It’s impossible to miss the signs of change in Annapolis lately. Moving boxes — incoming and outgoing — intermittently line halls and walkways. Furniture’s being shuffled around. Floors are being waxed. And coffee pots that have seen better days are set out in hallways to be hauled away.
As outgoing lawmakers host portrait unveilings and reflect on their tenures in elective office, a new crop of officials are finding their way through the corridors of power.
The 188 members of the 445th General Assembly, including 47 freshmen senators and delegates, will be sworn in at noon.
By the end of next week, Maryland will have a new set of barrier-breaking leaders in control of the upper echelons of state political power: Wes Moore as the state’s first Black governor, Aruna Miller as the first Indian-American lieutenant governor, Anthony Brown as the first Black attorney general, Brooke Lierman as the state’s first woman to serve as comptroller.
“No state in the nation has a leadership this diverse, and this reflective of the population it represents. No state is doing what Maryland is doing,” House Speaker Adrienne A. Jones (D-Baltimore County), the first Black lawmaker and first woman to serve in her role, said Tuesday at a Maryland Democratic Party luncheon.
Jones and Senate President Bill Ferguson (D-Baltimore City) will preside for the first time over the first year of a four-year term.
For Annapolis veterans, the 2023 session will feel closer to “normal” for the first time in three years. The chambers and their respective committees will meet in person and gather at receptions (the last of the pre-session fundraisers will wrap up Wednesday morning before a 90-day prohibition on campaign donations begins).
Even some of the issues will be the same. Lawmakers will continue work this year on establishing a legalized recreational cannabis industry, implementing a paid family and medical leave insurance program and responding to U.S. Supreme Court decisions on abortion rights and gun control.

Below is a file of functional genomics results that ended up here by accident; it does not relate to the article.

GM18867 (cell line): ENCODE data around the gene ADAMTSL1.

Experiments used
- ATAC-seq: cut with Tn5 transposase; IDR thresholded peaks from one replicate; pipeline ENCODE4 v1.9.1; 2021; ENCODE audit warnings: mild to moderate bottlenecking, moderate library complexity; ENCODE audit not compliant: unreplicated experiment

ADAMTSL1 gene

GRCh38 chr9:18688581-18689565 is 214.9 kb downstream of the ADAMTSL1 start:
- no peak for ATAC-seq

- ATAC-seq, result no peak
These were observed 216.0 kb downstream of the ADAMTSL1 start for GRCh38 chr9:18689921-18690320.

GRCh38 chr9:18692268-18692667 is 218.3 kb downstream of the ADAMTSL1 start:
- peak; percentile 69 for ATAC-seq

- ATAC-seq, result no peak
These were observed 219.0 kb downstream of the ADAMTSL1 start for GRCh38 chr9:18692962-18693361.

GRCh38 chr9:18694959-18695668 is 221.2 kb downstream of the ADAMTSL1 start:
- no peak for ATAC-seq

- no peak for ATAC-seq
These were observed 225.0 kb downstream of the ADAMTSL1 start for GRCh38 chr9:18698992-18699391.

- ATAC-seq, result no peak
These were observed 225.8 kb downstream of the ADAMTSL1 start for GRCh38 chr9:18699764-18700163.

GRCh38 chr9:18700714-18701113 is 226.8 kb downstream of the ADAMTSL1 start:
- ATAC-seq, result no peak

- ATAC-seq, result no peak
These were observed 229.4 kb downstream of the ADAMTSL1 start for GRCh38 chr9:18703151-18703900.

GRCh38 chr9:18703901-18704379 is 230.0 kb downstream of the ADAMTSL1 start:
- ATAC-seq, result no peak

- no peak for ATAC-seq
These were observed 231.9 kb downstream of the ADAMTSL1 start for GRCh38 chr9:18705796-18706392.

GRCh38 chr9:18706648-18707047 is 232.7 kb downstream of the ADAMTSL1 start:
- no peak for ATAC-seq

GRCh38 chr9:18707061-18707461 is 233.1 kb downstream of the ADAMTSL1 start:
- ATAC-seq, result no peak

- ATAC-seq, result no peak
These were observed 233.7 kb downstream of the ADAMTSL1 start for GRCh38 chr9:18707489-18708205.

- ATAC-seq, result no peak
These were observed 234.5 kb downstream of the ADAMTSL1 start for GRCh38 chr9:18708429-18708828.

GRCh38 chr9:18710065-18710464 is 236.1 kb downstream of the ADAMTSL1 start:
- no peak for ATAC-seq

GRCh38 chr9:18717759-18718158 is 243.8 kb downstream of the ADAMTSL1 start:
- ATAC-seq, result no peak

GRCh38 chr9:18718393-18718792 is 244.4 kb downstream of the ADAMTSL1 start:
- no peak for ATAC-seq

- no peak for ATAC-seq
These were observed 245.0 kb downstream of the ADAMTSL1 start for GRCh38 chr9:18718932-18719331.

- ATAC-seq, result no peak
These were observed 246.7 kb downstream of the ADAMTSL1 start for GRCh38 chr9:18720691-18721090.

Other issues lawmakers are likely to address include renter’s protections, election reform, mental health care access and whether to lift the state’s time limit for filing civil claims relating to child sexual abuse, among myriad others. Moore and his legislative team — which added five new members just this week — will soon reveal their policy priorities.
More than 250 bills were pre-filed by lawmakers before Wednesday’s start of the 90-day session.
As committees adjust to new leaders and new membership, some will also adjust to a new name — the Senate’s Committee on Education, Energy, and the Environment — or new responsibilities — the appropriations committees will, for the first time in more than a century, have expanded budgetary authority.
In 1914, the General Assembly overspent the state’s funds by about 8%, a financial disaster. The Goodnow Commission ultimately crafted a Constitutional amendment, approved by voters in 1916, that established the spending limits that will be lifted beginning this session.
Lawmakers will also be busy vetting top officials for confirmation to Moore’s new administration, though many members of the incoming governor’s cabinet have yet to be revealed. As more are named, it is likely that administration officials will be recruited from the legislative ranks, creating a domino effect of new member appointments. On Tuesday, Moore announced that he’s tapped Montgomery County Sen. Susan Lee (D) to be secretary of State, creating a second vacancy in that chamber after Sen. Paul Pinsky (D-Prince George’s) was nominated by Moore to head the Maryland Energy Administration.
Change is also apparent among the physical buildings in Annapolis. A yawning hole and construction site takes the place of the aged and creaky Department of Legislative Services building, which is expected to be rebuilt by the end of 2024. Legislative employees are now stationed at work spaces scattered throughout the legislative complex.
On Tuesday the scaffolding that obscured the State House dome during a restoration project came down, revealing a freshly glowing capital dome. While the facelift for the iconic symbol of state government is complete, Phase 2 of the $34 million State House restoration project — which includes repairs to the building’s exterior and grounds — is set to begin.
As he prepared to say farewell to the house and office he’s called home for the last eight years, Gov. Larry Hogan (R) reflected Tuesday on the history and beauty of Maryland’s State House, the oldest U.S. state capitol in continuous legislative use.
“It’s more spectacular and more beautiful than ever before,” the governor said.
By Danielle E. Gaines